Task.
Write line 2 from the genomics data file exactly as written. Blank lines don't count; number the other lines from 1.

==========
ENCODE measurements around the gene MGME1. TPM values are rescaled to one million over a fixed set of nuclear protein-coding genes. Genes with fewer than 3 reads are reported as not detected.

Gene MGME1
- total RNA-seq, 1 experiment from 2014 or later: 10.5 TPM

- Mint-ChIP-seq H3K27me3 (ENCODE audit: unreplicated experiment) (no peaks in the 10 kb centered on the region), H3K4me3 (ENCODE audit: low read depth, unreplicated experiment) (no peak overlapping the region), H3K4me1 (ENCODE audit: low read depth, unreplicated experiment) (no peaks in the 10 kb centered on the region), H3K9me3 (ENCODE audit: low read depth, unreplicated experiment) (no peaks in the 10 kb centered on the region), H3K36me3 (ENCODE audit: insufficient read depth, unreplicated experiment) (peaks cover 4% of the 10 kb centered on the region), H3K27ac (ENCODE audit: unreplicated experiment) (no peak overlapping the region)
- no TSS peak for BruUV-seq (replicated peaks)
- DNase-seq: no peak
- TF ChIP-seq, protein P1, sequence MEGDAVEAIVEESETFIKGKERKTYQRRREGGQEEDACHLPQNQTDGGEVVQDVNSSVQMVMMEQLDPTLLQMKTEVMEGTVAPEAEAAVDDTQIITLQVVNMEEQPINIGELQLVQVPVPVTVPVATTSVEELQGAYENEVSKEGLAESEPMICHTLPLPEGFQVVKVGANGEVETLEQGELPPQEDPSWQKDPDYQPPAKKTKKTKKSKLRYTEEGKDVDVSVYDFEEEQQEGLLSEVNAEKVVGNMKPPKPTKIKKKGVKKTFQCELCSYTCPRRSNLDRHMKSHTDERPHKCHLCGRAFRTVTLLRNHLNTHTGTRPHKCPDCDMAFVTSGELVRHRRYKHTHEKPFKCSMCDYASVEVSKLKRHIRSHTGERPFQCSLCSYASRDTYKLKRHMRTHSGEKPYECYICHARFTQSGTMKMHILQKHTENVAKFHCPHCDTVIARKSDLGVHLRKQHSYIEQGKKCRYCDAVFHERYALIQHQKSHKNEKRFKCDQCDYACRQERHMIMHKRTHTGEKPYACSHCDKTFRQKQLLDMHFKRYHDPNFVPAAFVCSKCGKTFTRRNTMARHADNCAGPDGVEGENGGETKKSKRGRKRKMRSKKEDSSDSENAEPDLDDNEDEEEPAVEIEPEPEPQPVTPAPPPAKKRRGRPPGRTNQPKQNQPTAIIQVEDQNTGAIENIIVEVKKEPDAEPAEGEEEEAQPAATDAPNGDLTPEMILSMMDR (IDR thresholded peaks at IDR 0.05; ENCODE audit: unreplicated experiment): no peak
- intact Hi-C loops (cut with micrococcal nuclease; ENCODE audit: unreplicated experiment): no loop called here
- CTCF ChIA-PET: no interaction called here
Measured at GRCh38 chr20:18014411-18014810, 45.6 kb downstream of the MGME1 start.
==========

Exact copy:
Gene MGME1